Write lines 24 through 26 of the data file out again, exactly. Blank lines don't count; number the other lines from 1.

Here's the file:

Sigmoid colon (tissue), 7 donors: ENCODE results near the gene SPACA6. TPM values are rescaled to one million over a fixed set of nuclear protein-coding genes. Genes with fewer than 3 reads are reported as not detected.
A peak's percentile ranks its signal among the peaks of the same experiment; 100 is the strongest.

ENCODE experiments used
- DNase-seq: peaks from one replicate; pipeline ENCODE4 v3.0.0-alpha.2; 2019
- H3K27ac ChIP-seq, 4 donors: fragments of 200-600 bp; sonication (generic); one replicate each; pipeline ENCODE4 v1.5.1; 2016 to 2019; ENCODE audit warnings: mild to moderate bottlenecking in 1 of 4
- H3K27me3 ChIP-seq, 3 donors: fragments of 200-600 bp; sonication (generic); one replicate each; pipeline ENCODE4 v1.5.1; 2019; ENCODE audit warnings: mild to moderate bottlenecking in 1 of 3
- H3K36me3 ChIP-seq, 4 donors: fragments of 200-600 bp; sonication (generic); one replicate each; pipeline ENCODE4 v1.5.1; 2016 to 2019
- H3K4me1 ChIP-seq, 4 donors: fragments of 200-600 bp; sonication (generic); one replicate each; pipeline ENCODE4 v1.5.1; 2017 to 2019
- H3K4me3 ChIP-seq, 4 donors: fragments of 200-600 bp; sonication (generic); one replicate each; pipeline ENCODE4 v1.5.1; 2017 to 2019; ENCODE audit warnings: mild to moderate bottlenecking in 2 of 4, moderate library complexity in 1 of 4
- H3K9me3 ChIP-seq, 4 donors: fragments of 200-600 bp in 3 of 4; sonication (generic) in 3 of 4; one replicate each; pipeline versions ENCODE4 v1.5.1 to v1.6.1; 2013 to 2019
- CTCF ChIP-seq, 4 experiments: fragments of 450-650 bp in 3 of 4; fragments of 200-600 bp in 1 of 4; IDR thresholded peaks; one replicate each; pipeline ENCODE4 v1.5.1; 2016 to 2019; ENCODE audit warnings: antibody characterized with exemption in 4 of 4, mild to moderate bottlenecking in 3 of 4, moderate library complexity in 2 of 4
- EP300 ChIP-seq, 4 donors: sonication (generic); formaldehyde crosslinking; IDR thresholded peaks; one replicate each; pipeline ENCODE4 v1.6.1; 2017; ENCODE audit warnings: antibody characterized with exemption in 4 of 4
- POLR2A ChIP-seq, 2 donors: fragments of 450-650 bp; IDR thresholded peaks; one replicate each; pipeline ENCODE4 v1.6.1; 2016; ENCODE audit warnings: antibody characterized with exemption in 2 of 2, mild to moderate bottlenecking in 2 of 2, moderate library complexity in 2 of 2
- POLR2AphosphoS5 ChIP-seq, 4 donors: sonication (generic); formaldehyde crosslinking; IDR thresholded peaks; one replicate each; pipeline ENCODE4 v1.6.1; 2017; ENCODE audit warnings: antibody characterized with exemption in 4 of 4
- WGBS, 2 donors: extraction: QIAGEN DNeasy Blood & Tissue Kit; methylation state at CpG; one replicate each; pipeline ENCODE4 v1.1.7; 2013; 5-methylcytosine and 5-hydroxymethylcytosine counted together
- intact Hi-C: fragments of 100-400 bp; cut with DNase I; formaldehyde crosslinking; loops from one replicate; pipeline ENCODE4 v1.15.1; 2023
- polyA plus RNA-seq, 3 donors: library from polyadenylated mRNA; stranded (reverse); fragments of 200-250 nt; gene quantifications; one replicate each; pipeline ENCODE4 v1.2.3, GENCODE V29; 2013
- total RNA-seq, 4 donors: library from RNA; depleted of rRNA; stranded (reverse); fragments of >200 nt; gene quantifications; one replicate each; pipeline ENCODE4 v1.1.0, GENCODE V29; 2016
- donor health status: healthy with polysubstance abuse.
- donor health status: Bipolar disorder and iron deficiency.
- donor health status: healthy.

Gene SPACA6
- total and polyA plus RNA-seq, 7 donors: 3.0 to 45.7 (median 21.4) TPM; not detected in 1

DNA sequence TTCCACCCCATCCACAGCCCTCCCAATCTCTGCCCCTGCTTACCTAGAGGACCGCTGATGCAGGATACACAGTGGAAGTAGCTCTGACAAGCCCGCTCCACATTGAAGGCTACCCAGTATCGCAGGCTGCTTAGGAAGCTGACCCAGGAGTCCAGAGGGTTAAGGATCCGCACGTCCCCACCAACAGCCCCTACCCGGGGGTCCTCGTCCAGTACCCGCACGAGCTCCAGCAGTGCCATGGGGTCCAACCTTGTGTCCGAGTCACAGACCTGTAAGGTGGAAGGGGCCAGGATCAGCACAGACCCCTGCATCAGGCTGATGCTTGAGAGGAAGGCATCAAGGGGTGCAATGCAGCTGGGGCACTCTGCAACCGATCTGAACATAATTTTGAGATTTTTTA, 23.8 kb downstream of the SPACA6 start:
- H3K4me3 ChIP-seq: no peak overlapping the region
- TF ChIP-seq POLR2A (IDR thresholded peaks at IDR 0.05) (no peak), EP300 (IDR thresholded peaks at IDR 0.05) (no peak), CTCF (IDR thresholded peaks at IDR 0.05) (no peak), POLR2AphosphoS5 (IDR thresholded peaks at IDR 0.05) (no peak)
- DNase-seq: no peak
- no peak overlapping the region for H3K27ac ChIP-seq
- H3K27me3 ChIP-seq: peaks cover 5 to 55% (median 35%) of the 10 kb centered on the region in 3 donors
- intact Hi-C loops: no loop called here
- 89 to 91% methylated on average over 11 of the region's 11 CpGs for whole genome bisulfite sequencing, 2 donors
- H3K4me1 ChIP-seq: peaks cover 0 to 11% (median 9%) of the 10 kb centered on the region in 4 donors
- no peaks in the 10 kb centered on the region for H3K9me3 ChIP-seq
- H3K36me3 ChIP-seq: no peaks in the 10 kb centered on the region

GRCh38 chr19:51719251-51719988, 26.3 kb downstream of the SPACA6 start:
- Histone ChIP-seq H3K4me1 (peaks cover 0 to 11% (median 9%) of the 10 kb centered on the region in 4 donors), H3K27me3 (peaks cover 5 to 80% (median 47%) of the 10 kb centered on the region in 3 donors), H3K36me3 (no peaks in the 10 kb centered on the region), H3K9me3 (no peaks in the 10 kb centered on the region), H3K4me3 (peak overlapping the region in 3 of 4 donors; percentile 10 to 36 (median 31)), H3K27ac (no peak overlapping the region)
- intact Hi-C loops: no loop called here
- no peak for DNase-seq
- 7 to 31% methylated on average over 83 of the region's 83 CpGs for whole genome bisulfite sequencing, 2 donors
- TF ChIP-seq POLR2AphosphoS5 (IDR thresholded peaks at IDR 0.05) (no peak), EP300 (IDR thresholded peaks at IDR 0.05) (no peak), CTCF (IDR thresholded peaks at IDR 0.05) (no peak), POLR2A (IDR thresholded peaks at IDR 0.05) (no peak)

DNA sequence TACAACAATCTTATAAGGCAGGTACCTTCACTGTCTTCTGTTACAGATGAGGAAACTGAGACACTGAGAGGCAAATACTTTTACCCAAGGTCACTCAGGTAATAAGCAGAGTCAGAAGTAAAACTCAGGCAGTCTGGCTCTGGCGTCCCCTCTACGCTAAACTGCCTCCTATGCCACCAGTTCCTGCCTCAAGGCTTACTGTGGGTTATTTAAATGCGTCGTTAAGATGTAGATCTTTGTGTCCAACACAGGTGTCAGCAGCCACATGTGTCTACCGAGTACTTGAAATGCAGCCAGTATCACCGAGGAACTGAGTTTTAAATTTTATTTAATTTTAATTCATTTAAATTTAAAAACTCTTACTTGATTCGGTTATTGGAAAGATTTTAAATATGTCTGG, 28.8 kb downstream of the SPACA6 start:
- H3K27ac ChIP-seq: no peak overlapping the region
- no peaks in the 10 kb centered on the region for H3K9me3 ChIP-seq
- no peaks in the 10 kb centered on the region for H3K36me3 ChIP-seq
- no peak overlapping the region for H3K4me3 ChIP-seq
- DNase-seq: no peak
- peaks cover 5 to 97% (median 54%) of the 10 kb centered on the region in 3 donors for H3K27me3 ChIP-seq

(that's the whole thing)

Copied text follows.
DNA sequence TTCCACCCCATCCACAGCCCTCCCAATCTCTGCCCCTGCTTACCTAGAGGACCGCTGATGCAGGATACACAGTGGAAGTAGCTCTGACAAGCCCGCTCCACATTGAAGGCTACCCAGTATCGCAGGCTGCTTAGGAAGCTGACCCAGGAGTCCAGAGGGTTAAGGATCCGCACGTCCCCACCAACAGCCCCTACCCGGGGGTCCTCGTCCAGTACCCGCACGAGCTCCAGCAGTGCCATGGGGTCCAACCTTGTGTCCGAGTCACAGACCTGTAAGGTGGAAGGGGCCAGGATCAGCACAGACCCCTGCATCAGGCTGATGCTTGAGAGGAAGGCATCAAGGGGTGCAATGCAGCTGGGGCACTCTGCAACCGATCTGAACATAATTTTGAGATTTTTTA, 23.8 kb downstream of the SPACA6 start:
- H3K4me3 ChIP-seq: no peak overlapping the region
- TF ChIP-seq POLR2A (IDR thresholded peaks at IDR 0.05) (no peak), EP300 (IDR thresholded peaks at IDR 0.05) (no peak), CTCF (IDR thresholded peaks at IDR 0.05) (no peak), POLR2AphosphoS5 (IDR thresholded peaks at IDR 0.05) (no peak)